Recently a client brought a book, Friedman’s Fables, to one of his sessions and asked if he could read me a fable he had just finished. The fable was titled The Bridge and it was very appropriate for what we were working on. Little did I know that it was going to give me much to think about also.
If you aren’t familiar with the fable then you should look it up, but the basic theme (in my opinion) is that we can’t hold onto sole responsibility for relationships into which we enter and that, at some point (sometimes sooner than later), unhealthy relationships will weigh you down to the point of having to decide between holding on or letting go.
The point of decision arrived. What should he do? “My life or this other’s?” And then a new idea. A revelation. So new, in fact, it seemed heretical, so alien was it to his traditional way of thinking. “I want you to listen carefully,” he said, “because I mean what I am about to say. I will not accept the position of choice for your life, only for my own; the position of choice for your own life I hereby give back to you.”
Lately, I have found myself standing on the bridge with the rope of relationship tied around my waist. At first, the rope isn’t that noticeable. Sure, there might be a point where you feel a sudden, strong pull on the rope when the other party decides to take a leap off of the bridge. Then the weight starts to become bearable, almost a normal part of the relationship. You get used to the weight. It no longer, at least for a period of time, feels any different. But then one day, the other unexpectedly loosens their grip on the rope and you feel that jolt once again. You get the reminder of the weight you are holding.
For me, these jolts were times that boundaries were crossed – boundaries that took me a good deal of time to recognize were needed for my own well being. Each time these people crossed the boundary, the weight on the end of the rope became harder to hold onto and I could feel myself slipping; slipping into a place that was not healthy. Each jolt caused me to take a step backwards. A step away from my goals. Away from my progress. Away from my dreams. I was in dangerous territory.
So, I made the choice to let go. I let go of people who were either unwilling or unable to respect my boundaries. I let go of people who would rather see me fail than succeed. I let go of people who took advantage of my kindness. I removed the rope of the relationship that had been gradually wrapped around my waist and I let go. By letting go, I was taking control of my own life. I was telling those people that they were no longer welcome on this road with me.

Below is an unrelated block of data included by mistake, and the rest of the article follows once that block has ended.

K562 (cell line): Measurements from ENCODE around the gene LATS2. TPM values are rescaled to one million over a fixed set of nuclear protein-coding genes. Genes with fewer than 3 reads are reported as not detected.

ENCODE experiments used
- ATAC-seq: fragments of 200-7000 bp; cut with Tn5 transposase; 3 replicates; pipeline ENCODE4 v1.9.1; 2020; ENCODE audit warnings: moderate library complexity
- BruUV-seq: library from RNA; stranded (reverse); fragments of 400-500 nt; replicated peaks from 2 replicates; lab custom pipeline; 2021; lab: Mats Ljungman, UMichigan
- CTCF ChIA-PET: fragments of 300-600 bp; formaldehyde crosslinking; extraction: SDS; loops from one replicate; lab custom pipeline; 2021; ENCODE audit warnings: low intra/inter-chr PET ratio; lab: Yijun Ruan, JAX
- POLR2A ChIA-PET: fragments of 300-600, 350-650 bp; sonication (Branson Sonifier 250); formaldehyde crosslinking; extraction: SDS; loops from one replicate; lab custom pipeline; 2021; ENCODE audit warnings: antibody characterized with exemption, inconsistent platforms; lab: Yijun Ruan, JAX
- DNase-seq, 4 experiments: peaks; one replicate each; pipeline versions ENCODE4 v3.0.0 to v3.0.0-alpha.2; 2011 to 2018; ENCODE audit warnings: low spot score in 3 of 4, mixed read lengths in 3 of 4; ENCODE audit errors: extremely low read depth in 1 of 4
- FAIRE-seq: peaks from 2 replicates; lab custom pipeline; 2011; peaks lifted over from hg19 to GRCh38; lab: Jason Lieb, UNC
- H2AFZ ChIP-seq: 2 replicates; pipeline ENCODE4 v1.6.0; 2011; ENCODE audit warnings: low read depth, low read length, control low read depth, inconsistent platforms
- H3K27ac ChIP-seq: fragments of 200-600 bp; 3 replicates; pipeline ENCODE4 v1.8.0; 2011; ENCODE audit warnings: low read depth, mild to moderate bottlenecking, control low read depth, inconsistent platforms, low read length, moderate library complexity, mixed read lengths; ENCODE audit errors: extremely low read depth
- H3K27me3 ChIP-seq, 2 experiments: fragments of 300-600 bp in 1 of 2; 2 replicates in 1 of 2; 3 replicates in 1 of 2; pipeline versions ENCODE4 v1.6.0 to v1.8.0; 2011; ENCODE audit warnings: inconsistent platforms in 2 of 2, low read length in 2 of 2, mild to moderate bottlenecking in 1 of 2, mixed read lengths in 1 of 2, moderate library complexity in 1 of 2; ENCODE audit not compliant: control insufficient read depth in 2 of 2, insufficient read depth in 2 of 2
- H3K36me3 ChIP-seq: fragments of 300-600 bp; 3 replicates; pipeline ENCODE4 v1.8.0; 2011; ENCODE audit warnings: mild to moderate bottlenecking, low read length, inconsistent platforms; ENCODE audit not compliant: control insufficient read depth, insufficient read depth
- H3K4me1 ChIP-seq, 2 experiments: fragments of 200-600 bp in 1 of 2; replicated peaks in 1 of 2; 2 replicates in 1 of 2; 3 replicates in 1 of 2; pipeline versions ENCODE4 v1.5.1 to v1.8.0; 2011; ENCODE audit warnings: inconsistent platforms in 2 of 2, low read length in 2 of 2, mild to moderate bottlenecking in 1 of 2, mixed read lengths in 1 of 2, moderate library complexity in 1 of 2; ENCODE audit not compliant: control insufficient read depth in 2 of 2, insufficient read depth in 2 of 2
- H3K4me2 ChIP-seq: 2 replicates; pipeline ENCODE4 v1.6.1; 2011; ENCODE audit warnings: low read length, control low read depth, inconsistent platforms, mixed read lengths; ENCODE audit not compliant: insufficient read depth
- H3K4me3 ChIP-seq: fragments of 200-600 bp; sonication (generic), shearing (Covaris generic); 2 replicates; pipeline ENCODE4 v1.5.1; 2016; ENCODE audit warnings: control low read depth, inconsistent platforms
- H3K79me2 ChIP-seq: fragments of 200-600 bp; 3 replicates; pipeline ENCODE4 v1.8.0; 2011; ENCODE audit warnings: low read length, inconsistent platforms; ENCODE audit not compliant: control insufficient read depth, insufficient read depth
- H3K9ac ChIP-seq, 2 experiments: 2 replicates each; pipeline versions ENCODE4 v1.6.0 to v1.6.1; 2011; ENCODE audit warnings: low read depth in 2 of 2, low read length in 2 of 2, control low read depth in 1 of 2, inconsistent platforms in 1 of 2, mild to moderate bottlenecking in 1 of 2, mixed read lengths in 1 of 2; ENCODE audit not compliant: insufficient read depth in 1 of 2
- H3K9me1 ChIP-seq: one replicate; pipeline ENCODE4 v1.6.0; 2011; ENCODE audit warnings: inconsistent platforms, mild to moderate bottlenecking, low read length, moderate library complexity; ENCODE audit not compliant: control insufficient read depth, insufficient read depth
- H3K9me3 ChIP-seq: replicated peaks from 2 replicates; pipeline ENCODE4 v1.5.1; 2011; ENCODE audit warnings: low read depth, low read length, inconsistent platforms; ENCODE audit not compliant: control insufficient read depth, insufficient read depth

He waited a few minutes, but there was no change in the tension of the rope. “I accept your choice,” the man said, at last, and freed his hands.
You see, no matter how strong I am or how much I like someone, I can’t be the only one holding the rope. I’ve done that before and it nearly broke me. I can’t allow someone a free pass into my world just because they are nice. That’s not how this works. There has to be a mutual respect for one another and the rules we have in place for our own well being. If we allow others to bend our own rules without permission then we have, in essence, agreed to wrap the rope around our waist.
Letting go can hurt. It’s not always easy. We sometimes let go of people that we really like and whose company we enjoy. Sometimes we let go of people who are so attached to others in our life that we have no choice, but to let go of those people also so that we can save our own life. It’s not easy, but the right thing is not always the easy thing. In the end, when we finally decide to unwrap the rope and let go, we are often reminded of how much easier we are able to move when we are not pulling the weight of others.
How many ropes are wrapped around your waist?